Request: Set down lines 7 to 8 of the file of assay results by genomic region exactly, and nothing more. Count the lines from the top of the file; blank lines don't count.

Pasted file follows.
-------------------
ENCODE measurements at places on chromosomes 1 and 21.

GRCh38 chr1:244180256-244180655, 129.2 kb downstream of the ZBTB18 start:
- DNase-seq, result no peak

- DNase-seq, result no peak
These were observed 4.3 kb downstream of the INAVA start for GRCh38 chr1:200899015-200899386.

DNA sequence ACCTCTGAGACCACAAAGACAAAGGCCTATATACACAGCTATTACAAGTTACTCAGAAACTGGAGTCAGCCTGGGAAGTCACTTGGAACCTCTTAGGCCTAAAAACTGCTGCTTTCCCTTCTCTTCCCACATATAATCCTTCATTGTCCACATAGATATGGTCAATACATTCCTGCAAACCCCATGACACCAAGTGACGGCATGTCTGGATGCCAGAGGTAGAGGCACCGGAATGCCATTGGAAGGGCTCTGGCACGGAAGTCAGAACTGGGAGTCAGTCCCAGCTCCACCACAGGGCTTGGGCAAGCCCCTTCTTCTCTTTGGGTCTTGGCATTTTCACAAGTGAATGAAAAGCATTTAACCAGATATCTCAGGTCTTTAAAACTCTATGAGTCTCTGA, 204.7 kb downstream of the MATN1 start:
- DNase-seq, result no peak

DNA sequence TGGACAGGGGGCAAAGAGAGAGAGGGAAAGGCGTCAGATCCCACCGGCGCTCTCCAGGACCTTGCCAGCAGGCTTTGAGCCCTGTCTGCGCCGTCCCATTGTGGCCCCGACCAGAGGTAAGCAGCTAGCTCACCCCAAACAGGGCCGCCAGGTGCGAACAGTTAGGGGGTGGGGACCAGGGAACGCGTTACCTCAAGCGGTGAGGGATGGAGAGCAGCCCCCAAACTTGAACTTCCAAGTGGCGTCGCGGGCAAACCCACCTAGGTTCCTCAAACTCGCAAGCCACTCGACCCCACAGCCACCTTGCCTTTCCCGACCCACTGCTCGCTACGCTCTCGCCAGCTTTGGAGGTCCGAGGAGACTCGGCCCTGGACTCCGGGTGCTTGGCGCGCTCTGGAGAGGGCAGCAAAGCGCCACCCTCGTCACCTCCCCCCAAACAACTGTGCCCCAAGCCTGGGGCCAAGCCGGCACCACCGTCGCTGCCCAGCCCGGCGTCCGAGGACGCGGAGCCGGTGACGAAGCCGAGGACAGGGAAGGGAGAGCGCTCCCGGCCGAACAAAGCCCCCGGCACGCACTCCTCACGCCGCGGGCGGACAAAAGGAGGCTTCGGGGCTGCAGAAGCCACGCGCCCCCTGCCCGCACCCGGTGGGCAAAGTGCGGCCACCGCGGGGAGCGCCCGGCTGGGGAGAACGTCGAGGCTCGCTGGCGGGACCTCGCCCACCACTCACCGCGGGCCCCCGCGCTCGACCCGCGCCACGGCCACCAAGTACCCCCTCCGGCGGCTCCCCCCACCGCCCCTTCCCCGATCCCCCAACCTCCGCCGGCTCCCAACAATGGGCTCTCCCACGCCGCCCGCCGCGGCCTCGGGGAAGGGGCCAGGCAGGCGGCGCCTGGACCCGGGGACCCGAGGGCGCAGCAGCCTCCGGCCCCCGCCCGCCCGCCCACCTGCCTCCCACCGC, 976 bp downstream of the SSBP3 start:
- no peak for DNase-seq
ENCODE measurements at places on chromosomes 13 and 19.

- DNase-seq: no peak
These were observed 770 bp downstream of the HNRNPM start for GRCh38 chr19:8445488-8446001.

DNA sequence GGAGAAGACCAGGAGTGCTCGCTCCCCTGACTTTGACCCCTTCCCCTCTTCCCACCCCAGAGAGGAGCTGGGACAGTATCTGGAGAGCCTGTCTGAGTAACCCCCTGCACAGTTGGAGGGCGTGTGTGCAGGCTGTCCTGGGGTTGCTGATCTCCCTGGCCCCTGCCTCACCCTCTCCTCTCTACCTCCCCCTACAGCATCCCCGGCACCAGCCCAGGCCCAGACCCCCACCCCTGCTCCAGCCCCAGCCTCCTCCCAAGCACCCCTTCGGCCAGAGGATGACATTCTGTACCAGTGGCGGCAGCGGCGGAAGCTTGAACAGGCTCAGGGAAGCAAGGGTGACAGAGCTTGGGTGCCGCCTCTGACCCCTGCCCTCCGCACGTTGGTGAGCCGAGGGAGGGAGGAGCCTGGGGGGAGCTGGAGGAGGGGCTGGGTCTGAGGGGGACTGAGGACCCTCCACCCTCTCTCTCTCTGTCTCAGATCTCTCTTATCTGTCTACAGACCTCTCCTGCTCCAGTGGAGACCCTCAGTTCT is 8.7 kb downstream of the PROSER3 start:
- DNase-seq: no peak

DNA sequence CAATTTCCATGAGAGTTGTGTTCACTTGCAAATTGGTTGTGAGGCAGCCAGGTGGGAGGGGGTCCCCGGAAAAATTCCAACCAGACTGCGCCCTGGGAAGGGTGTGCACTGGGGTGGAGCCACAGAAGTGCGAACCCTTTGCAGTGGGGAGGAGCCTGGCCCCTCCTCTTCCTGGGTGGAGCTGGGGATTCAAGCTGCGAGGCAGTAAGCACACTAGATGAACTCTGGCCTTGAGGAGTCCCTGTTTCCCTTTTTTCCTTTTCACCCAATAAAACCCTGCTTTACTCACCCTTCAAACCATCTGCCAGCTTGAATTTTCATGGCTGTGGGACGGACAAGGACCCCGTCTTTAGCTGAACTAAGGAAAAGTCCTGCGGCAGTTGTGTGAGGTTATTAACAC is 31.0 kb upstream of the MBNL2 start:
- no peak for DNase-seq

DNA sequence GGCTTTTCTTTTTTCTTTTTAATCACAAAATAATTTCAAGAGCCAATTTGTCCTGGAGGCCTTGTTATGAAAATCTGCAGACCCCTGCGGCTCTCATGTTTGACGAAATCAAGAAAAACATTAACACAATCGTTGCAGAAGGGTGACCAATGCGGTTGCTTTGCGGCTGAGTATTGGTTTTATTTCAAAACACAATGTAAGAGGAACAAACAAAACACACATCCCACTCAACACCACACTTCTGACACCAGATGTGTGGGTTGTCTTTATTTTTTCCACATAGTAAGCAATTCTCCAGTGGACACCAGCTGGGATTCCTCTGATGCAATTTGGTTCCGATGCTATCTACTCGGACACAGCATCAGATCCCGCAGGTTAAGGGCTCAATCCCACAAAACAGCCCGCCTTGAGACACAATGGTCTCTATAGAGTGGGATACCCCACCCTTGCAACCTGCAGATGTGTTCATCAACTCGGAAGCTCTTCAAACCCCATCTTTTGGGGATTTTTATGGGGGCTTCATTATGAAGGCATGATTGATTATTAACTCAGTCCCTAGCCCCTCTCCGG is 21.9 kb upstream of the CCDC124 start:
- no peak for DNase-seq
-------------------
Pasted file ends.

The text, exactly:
- DNase-seq, result no peak

DNA sequence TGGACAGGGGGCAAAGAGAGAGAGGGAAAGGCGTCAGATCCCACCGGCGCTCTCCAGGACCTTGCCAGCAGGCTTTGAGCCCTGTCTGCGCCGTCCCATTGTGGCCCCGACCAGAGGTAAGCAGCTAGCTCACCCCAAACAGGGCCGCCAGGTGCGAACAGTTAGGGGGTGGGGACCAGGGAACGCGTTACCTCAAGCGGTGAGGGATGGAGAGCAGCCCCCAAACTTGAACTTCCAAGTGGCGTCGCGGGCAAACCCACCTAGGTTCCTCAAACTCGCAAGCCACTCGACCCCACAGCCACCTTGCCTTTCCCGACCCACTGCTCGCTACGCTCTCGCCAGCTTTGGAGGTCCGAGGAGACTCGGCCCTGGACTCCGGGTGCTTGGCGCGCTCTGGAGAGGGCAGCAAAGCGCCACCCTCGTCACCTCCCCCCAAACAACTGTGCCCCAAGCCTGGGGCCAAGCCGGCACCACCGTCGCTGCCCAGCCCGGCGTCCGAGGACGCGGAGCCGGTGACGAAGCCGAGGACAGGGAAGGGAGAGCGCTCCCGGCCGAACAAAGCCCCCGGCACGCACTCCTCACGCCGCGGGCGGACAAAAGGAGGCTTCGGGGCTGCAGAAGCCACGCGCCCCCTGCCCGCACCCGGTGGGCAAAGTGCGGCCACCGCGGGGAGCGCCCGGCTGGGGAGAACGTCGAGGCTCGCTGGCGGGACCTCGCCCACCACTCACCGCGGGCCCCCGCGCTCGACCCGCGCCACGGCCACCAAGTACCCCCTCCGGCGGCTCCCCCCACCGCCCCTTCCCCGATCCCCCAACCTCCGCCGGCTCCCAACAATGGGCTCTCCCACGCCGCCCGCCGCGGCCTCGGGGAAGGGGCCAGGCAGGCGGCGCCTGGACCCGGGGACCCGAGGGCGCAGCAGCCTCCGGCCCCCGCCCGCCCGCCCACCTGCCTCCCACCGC, 976 bp downstream of the SSBP3 start: